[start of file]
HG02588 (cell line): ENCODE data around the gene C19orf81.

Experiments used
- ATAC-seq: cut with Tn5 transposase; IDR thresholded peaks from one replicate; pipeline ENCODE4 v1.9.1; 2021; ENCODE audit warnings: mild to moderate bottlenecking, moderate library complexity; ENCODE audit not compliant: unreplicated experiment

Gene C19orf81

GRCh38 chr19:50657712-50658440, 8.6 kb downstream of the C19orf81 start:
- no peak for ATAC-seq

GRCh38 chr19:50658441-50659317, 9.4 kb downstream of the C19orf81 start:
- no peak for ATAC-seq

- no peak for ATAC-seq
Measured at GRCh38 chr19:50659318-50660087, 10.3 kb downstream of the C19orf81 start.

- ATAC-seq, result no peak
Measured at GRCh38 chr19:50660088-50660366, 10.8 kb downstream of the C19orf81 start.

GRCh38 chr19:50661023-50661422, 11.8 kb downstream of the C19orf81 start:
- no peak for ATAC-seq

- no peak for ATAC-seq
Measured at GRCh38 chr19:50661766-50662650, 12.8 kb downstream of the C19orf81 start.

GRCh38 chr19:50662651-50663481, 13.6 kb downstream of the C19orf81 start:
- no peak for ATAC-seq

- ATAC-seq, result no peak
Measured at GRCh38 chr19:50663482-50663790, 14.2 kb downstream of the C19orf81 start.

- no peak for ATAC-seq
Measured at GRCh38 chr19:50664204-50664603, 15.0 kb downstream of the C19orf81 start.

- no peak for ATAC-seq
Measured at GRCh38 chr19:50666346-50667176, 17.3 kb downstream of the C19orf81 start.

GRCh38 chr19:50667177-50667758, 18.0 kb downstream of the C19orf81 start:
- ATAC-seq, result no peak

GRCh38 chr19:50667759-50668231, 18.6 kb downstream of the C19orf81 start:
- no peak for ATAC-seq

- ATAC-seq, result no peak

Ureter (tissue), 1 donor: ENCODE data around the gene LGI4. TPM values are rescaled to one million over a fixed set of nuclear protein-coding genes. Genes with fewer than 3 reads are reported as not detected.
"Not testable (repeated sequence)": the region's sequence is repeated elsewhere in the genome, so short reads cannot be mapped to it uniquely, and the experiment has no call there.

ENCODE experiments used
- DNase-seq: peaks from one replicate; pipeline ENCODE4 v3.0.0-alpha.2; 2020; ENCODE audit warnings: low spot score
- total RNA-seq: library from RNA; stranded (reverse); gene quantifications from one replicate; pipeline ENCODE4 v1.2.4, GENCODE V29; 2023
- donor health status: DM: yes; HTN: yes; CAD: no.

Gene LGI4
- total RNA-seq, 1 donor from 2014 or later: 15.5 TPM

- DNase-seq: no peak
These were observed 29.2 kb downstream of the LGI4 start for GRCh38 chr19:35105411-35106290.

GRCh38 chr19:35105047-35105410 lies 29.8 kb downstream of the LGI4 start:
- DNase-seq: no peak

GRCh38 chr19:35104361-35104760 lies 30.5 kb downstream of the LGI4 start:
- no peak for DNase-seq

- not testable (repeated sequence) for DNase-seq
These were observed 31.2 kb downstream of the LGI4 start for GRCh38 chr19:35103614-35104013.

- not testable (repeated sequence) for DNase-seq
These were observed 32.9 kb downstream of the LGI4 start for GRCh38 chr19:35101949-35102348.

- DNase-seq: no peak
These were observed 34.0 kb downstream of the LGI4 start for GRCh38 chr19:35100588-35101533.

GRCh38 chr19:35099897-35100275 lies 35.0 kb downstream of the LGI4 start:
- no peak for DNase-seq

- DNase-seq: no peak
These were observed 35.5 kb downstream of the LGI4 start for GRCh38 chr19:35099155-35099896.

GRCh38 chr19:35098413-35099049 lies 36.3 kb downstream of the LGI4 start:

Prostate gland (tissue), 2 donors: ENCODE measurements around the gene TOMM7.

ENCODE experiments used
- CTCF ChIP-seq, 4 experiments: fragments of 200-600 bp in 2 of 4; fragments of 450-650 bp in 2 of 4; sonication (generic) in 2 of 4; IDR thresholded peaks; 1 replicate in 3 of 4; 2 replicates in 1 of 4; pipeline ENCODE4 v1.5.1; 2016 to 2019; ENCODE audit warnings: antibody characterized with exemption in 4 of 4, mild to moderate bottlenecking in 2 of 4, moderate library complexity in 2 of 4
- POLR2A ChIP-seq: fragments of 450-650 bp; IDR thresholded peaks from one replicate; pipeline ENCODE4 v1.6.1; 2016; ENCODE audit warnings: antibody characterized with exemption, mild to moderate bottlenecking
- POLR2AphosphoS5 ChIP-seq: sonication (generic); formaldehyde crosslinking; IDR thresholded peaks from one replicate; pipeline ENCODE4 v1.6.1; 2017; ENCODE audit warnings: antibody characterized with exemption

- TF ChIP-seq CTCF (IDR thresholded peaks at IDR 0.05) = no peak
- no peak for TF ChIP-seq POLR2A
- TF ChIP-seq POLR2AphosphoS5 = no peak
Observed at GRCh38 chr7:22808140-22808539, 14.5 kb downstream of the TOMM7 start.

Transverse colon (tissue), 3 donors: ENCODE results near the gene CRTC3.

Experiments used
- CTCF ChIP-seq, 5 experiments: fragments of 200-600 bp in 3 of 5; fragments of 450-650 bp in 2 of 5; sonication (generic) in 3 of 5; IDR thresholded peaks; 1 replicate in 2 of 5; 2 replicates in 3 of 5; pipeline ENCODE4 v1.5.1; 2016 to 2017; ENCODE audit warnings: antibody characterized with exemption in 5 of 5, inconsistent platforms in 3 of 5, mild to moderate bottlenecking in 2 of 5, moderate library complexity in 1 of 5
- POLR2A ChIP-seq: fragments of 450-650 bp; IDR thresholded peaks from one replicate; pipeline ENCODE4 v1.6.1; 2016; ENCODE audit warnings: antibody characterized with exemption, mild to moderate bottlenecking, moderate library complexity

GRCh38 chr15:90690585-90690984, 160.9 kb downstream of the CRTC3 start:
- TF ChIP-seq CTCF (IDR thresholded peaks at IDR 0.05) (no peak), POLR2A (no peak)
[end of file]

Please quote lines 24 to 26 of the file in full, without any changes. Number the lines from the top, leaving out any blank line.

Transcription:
Measured at GRCh38 chr19:50666346-50667176, 17.3 kb downstream of the C19orf81 start.

GRCh38 chr19:50667177-50667758, 18.0 kb downstream of the C19orf81 start:
- ATAC-seq, result no peak